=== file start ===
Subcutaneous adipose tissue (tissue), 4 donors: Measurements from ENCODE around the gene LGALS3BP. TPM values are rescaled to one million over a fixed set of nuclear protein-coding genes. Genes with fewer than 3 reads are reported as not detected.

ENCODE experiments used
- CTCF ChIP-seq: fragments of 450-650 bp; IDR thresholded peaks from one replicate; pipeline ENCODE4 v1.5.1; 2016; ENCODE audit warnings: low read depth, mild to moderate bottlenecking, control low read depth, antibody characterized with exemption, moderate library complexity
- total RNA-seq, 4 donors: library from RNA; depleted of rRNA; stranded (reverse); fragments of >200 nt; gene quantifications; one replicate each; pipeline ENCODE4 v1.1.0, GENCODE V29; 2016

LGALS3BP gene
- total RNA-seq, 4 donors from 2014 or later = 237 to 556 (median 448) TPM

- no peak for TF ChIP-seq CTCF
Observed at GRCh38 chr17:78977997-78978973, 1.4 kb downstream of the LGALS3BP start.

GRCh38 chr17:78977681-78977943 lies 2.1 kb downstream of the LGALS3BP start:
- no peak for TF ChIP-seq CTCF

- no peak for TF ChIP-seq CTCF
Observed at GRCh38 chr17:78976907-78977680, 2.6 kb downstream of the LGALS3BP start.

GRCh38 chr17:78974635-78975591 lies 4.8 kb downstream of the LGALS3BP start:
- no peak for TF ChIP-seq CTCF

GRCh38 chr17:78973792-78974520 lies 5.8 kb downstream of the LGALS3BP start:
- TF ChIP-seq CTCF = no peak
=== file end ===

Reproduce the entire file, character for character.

Subcutaneous adipose tissue (tissue), 4 donors: Measurements from ENCODE around the gene LGALS3BP. TPM values are rescaled to one million over a fixed set of nuclear protein-coding genes. Genes with fewer than 3 reads are reported as not detected.

ENCODE experiments used
- CTCF ChIP-seq: fragments of 450-650 bp; IDR thresholded peaks from one replicate; pipeline ENCODE4 v1.5.1; 2016; ENCODE audit warnings: low read depth, mild to moderate bottlenecking, control low read depth, antibody characterized with exemption, moderate library complexity
- total RNA-seq, 4 donors: library from RNA; depleted of rRNA; stranded (reverse); fragments of >200 nt; gene quantifications; one replicate each; pipeline ENCODE4 v1.1.0, GENCODE V29; 2016

LGALS3BP gene
- total RNA-seq, 4 donors from 2014 or later = 237 to 556 (median 448) TPM

- no peak for TF ChIP-seq CTCF
Observed at GRCh38 chr17:78977997-78978973, 1.4 kb downstream of the LGALS3BP start.

GRCh38 chr17:78977681-78977943 lies 2.1 kb downstream of the LGALS3BP start:
- no peak for TF ChIP-seq CTCF

- no peak for TF ChIP-seq CTCF
Observed at GRCh38 chr17:78976907-78977680, 2.6 kb downstream of the LGALS3BP start.

GRCh38 chr17:78974635-78975591 lies 4.8 kb downstream of the LGALS3BP start:
- no peak for TF ChIP-seq CTCF

GRCh38 chr17:78973792-78974520 lies 5.8 kb downstream of the LGALS3BP start:
- TF ChIP-seq CTCF = no peak